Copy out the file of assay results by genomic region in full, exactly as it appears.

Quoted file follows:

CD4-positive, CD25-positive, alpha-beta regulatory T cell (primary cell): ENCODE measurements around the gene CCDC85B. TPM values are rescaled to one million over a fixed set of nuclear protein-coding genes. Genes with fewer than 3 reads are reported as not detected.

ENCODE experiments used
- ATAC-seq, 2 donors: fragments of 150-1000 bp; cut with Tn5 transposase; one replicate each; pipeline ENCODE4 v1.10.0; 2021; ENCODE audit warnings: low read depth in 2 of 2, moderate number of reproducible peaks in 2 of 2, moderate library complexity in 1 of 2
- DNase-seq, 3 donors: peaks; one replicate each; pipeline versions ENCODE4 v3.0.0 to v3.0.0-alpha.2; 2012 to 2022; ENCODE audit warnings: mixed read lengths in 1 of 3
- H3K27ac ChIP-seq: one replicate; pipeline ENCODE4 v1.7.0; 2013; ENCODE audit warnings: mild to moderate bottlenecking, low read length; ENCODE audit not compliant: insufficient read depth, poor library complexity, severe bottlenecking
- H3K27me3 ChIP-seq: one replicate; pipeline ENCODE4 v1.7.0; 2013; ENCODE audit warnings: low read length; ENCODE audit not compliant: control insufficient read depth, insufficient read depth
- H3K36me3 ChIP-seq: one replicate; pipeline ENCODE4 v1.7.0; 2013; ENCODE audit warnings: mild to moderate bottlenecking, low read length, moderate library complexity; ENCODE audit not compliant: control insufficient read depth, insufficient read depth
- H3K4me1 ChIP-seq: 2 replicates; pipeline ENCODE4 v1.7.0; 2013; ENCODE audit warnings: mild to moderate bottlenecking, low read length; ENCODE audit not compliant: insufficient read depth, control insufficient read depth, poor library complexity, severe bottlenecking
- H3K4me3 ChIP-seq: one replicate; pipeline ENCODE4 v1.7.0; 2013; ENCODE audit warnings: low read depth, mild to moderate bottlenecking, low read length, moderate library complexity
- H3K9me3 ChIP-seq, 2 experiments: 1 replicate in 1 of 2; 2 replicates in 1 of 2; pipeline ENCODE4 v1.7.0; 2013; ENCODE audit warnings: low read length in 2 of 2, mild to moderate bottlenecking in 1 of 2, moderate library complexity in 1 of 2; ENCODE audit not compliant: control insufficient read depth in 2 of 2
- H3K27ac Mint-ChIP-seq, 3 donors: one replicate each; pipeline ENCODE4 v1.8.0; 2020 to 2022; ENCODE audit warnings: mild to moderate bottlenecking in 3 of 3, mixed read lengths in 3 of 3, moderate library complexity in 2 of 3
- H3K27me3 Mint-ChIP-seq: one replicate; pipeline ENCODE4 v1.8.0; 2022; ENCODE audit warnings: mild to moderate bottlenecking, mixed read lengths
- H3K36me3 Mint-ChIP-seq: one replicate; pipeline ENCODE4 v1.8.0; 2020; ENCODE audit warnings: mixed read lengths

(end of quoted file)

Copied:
CD4-positive, CD25-positive, alpha-beta regulatory T cell (primary cell): ENCODE measurements around the gene CCDC85B. TPM values are rescaled to one million over a fixed set of nuclear protein-coding genes. Genes with fewer than 3 reads are reported as not detected.

ENCODE experiments used
- ATAC-seq, 2 donors: fragments of 150-1000 bp; cut with Tn5 transposase; one replicate each; pipeline ENCODE4 v1.10.0; 2021; ENCODE audit warnings: low read depth in 2 of 2, moderate number of reproducible peaks in 2 of 2, moderate library complexity in 1 of 2
- DNase-seq, 3 donors: peaks; one replicate each; pipeline versions ENCODE4 v3.0.0 to v3.0.0-alpha.2; 2012 to 2022; ENCODE audit warnings: mixed read lengths in 1 of 3
- H3K27ac ChIP-seq: one replicate; pipeline ENCODE4 v1.7.0; 2013; ENCODE audit warnings: mild to moderate bottlenecking, low read length; ENCODE audit not compliant: insufficient read depth, poor library complexity, severe bottlenecking
- H3K27me3 ChIP-seq: one replicate; pipeline ENCODE4 v1.7.0; 2013; ENCODE audit warnings: low read length; ENCODE audit not compliant: control insufficient read depth, insufficient read depth
- H3K36me3 ChIP-seq: one replicate; pipeline ENCODE4 v1.7.0; 2013; ENCODE audit warnings: mild to moderate bottlenecking, low read length, moderate library complexity; ENCODE audit not compliant: control insufficient read depth, insufficient read depth
- H3K4me1 ChIP-seq: 2 replicates; pipeline ENCODE4 v1.7.0; 2013; ENCODE audit warnings: mild to moderate bottlenecking, low read length; ENCODE audit not compliant: insufficient read depth, control insufficient read depth, poor library complexity, severe bottlenecking
- H3K4me3 ChIP-seq: one replicate; pipeline ENCODE4 v1.7.0; 2013; ENCODE audit warnings: low read depth, mild to moderate bottlenecking, low read length, moderate library complexity
- H3K9me3 ChIP-seq, 2 experiments: 1 replicate in 1 of 2; 2 replicates in 1 of 2; pipeline ENCODE4 v1.7.0; 2013; ENCODE audit warnings: low read length in 2 of 2, mild to moderate bottlenecking in 1 of 2, moderate library complexity in 1 of 2; ENCODE audit not compliant: control insufficient read depth in 2 of 2
- H3K27ac Mint-ChIP-seq, 3 donors: one replicate each; pipeline ENCODE4 v1.8.0; 2020 to 2022; ENCODE audit warnings: mild to moderate bottlenecking in 3 of 3, mixed read lengths in 3 of 3, moderate library complexity in 2 of 3
- H3K27me3 Mint-ChIP-seq: one replicate; pipeline ENCODE4 v1.8.0; 2022; ENCODE audit warnings: mild to moderate bottlenecking, mixed read lengths
- H3K36me3 Mint-ChIP-seq: one replicate; pipeline ENCODE4 v1.8.0; 2020; ENCODE audit warnings: mixed read lengths